Franz Welser-Möst, conductor
Patrick Dupré Quigley, artistic director
Margot Rood, soprano
Margaret Lias, mezzo-soprano
Steven Soph, tenor
Brian Giebler, tenor
James K. Bass, bass
Charles Wesley Evans, bass
Cleveland Orchestra Chorus
Robert Porco, director
March 18, 2017
Stravinsky: Feu d’artifice, Op. 4
Stravinsky: Apollo (1947 version)
Stravinsky: Symphonies of Wind Instruments (1947 version)
An all-Stravinsky program that doesn’t include a note of The Firebird¸ Petrushka, or The Rite of Spring – impossible you say? Not for Franz Welser-Möst and the Cleveland Orchestra who presented a thoughtful survey of Stravinsky’s output while managing to skirt the well-worn blockbusters. Each of Stravinsky’s major stylistic periods were represented, and each work on the program was markedly different from the others, a testament to the composer’s remarkable versatility. A video of Welser-Möst speaking about the program can be viewed here:
Feu d’artifice, dating from 1908, comes from Stravinsky’s so-called Russian period that would eventually produce his watershed ballet scores for Diaghilev’s Ballets Russes. The brief but brilliant work is certainly the vision of a youthful firebrand, scored for large orchestra with some particularly striking writing for the celesta. While there was a sensuous contrasting theme, matters were largely big-boned and extrovert in this last vestige of Russian Romanticism.
Originally composed 1927-28, the ballet score Apollo (variously known by its French title Apollon musagète) was presented in its 1947 revision. Conceived for strings alone, Apollo is a major product of Stravinsky’s neoclassical period, both in terms of its language, elegant in its clarity and restraint, and its classical inspiration. The untroubled “Prologue” showcased the beauty of the Cleveland strings, and the ensuing “Variation d’Apollon” featured graceful solo playing from concertmaster William Preucil. A “Pas d’action” was characterized by long melodies well-suited to the strings which set up a series of variations depicting three of the Muses. The “Pas de deux” was delicate and given with an ineffable charm, while the “Coda” offered contrast in its jaunty syncopations. Matters were left in serenity by means of the concluding “Apothéose”, music of haunting stasis.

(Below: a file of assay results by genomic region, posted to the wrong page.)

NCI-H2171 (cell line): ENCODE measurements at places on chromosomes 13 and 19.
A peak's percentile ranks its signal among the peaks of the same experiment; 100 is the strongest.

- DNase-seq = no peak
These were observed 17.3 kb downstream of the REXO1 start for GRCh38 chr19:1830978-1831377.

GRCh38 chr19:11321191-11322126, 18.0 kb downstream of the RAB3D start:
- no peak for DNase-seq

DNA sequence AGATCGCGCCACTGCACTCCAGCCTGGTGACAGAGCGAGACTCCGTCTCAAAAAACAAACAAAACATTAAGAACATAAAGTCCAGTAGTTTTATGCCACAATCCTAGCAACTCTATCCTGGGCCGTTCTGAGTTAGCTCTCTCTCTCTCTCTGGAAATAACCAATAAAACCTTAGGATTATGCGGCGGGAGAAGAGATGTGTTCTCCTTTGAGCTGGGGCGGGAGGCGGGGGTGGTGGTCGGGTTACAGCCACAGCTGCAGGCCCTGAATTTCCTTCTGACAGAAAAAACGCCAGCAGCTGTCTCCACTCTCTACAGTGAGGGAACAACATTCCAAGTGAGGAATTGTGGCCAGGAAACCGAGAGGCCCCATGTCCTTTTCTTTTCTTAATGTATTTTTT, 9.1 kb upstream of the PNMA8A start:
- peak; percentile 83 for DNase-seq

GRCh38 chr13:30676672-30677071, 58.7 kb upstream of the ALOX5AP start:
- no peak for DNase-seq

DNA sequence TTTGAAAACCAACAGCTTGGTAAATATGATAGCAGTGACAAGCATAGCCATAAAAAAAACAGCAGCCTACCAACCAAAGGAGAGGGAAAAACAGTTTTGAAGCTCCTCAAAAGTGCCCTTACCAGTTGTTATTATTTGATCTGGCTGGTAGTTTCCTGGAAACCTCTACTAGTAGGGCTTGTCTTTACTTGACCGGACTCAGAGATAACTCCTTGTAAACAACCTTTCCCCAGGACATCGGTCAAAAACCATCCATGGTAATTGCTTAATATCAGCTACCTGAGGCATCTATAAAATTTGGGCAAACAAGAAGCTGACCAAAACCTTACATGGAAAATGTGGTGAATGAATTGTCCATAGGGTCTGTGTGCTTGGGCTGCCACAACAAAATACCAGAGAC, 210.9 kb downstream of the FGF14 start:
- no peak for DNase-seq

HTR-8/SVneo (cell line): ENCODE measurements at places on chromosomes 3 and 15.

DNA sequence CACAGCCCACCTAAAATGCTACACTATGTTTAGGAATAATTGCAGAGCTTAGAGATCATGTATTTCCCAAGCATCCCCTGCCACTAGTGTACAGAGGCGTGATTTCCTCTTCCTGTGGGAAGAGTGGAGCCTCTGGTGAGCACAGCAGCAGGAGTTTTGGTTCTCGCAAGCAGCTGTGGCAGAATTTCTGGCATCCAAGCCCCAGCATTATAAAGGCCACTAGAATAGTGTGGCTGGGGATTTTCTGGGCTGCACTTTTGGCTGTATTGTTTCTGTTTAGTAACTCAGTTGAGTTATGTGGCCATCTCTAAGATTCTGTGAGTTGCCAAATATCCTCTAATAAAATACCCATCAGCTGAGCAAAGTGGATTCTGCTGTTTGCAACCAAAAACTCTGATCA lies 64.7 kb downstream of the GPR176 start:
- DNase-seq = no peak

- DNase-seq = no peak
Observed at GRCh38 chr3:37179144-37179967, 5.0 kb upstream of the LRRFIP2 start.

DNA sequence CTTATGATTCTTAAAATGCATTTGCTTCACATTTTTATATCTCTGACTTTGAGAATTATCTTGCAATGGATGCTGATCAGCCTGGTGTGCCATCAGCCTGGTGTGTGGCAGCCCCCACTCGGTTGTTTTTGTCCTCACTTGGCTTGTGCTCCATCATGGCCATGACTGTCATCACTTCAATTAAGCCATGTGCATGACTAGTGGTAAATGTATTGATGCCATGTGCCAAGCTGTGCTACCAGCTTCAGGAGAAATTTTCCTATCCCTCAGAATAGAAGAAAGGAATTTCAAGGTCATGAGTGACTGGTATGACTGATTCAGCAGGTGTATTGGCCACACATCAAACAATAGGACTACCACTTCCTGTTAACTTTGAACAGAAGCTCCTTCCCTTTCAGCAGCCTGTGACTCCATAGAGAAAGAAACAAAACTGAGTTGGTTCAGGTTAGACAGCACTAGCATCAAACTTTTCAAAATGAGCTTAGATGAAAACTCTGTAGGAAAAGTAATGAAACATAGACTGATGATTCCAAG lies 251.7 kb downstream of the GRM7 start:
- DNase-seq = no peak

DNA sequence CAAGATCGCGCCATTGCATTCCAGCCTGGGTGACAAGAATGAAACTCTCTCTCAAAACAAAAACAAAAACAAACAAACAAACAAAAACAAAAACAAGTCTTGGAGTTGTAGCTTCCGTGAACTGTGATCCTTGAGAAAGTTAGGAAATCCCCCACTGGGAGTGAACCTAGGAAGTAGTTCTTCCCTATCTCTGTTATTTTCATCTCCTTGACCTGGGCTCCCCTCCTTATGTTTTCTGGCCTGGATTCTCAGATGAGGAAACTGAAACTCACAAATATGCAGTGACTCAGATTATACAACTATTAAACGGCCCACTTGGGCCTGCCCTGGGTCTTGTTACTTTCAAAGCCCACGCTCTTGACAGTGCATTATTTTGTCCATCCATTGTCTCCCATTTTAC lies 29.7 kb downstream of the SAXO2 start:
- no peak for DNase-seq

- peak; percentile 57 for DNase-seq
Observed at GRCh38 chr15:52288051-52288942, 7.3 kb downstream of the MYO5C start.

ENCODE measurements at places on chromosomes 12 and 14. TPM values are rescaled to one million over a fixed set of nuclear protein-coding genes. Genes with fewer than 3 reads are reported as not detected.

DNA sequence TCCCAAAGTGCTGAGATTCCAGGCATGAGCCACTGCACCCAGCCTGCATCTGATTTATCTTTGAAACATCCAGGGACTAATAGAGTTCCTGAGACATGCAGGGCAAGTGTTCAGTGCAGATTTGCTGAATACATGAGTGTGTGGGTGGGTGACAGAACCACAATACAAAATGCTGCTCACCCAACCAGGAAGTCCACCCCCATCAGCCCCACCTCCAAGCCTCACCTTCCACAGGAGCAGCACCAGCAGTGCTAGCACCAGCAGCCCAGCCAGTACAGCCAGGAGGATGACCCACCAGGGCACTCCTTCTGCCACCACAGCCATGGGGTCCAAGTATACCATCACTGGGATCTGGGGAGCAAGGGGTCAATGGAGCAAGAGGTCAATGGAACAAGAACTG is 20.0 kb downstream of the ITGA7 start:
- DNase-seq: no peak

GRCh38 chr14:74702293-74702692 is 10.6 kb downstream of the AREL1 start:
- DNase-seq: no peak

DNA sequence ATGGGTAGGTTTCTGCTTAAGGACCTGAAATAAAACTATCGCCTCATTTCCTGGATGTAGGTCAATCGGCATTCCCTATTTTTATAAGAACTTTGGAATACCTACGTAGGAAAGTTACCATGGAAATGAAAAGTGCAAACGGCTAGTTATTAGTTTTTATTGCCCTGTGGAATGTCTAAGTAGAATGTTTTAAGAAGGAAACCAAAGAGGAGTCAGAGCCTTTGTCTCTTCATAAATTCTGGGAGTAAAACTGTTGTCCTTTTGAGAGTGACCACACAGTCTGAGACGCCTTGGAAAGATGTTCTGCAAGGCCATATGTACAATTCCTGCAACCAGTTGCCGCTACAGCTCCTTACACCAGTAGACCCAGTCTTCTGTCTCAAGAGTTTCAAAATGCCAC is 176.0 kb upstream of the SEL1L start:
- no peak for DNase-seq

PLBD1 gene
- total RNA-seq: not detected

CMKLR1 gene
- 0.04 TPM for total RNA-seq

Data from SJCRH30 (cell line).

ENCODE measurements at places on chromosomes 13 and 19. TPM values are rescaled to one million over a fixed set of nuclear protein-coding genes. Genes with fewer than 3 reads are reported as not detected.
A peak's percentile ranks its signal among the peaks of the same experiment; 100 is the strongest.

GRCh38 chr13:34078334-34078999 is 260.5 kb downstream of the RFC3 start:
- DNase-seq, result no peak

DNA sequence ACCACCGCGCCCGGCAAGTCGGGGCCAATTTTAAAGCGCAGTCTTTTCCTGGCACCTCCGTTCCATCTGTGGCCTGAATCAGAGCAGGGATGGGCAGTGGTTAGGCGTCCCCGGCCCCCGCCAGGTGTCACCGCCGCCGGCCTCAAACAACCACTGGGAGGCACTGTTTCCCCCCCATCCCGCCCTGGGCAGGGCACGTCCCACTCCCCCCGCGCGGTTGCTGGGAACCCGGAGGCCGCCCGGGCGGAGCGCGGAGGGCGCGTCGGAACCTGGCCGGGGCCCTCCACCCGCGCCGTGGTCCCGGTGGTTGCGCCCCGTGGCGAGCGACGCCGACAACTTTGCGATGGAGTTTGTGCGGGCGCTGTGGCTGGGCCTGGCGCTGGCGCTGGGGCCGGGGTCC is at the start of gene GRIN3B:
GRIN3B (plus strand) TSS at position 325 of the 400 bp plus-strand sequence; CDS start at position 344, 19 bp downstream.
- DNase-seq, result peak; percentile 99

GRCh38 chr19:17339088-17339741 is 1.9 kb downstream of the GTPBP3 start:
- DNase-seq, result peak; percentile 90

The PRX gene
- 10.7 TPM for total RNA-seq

Apollo was suitably complemented by the Symphonies of Wind Instruments, also stemming from the neoclassical period, but earlier enough to offer some stylistic variety. Dating from 1919-20, like the preceding, it was performed in its revised version (coincidentally, from 1947 as well, also the year that the ever-fastidious composer revised Petrushka). The titular wind instruments were not restricted to just the woodwind family, but the broader category of aerophones; hence, the brass were included as well. “Symphonies”, in its intentional plurality, invoked the term’s Greek origins (literally, “sounding together”), and in the work Stravinsky accordingly was keen to explore various combinations of instrumentation.
Opening with striking, piquant harmonies, the work mercilessly jettisoned sentimentality, demanding such razor-sharp precision that its tempo changes were in a carefully proportioned 1:1.5:2 ratio. Under Welser-Möst’s taut direction, the desired effect was expertly achieved. A rhythmically-driven section recalled perhaps the primacy of rhythm in The Rite of Spring, and in spite of its apparent callousness, the work closed in a poignant chorale, meant as a tombeau for the recently deceased Debussy.
The evening’s most intriguing discovery was the final work, the rarely performed Threni, in its belated Cleveland premiere. Completed in 1958, it was the composer’s first completely serial foray, scored for full orchestra, chorus, and six vocal soloists. This weekend’s sextet of soloists were from the acclaimed South Florida based choral group Seraphic Fire. Subtitled “Lamentations of Jeremiah”, the 35-minute work sets text from the Old Testament in Vulgate Latin, punctuated by the chorus exclaiming a letter from the Hebrew alphabet which served as veritable signposts in this demanding score. Also useful in such unfamiliar territory were the detailed and informative remarks Welser-Möst presented prior to commencing.
The religious discipline was conveyed in the work’s austerity; despite being cast for large orchestra, the textures were dominated by sparse, chamber-like combinations. A brief introduction was given with declamatory seriousness by Margot Rood and Margaret Lias, soprano and mezzo-soprano respectively. The first section of the work proper (“De Elegia Prima”) was marked by very fine playing from Michael Sachs on the bugle (flugelhorn), often in dialogue with tenor Brian Giebler, and the chorus commanded a wide dynamic range, from monastic whispers to cataclysmic climaxes. “De Elegia Tertia” featured striking contributions from the booming bass of the aptly named James K. Bass, his delivery suggesting that of a monk. Stravinsky was almost certainly influenced by Gesualdo; the sophisticated pointillist counterpoint of a Renaissance motet was cleanly negotiated by all, and the closing “De Elegia Quinta” brought forth a conclusion of solemn resolution.